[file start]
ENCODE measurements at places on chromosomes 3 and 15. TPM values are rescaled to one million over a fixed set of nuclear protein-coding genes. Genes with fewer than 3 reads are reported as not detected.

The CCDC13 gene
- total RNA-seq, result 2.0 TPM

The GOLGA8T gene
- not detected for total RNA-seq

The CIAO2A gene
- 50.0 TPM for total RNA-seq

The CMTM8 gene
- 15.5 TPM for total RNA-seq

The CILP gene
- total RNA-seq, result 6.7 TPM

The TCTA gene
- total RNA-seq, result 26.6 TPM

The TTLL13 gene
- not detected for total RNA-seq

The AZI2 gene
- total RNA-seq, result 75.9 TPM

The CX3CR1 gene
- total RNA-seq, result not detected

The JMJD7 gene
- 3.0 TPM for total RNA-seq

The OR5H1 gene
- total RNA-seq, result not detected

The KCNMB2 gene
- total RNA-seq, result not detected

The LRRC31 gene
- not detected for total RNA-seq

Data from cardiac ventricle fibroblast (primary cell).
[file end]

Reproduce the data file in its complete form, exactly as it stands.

ENCODE measurements at places on chromosomes 3 and 15. TPM values are rescaled to one million over a fixed set of nuclear protein-coding genes. Genes with fewer than 3 reads are reported as not detected.

The CCDC13 gene
- total RNA-seq, result 2.0 TPM

The GOLGA8T gene
- not detected for total RNA-seq

The CIAO2A gene
- 50.0 TPM for total RNA-seq

The CMTM8 gene
- 15.5 TPM for total RNA-seq

The CILP gene
- total RNA-seq, result 6.7 TPM

The TCTA gene
- total RNA-seq, result 26.6 TPM

The TTLL13 gene
- not detected for total RNA-seq

The AZI2 gene
- total RNA-seq, result 75.9 TPM

The CX3CR1 gene
- total RNA-seq, result not detected

The JMJD7 gene
- 3.0 TPM for total RNA-seq

The OR5H1 gene
- total RNA-seq, result not detected

The KCNMB2 gene
- total RNA-seq, result not detected

The LRRC31 gene
- not detected for total RNA-seq

Data from cardiac ventricle fibroblast (primary cell).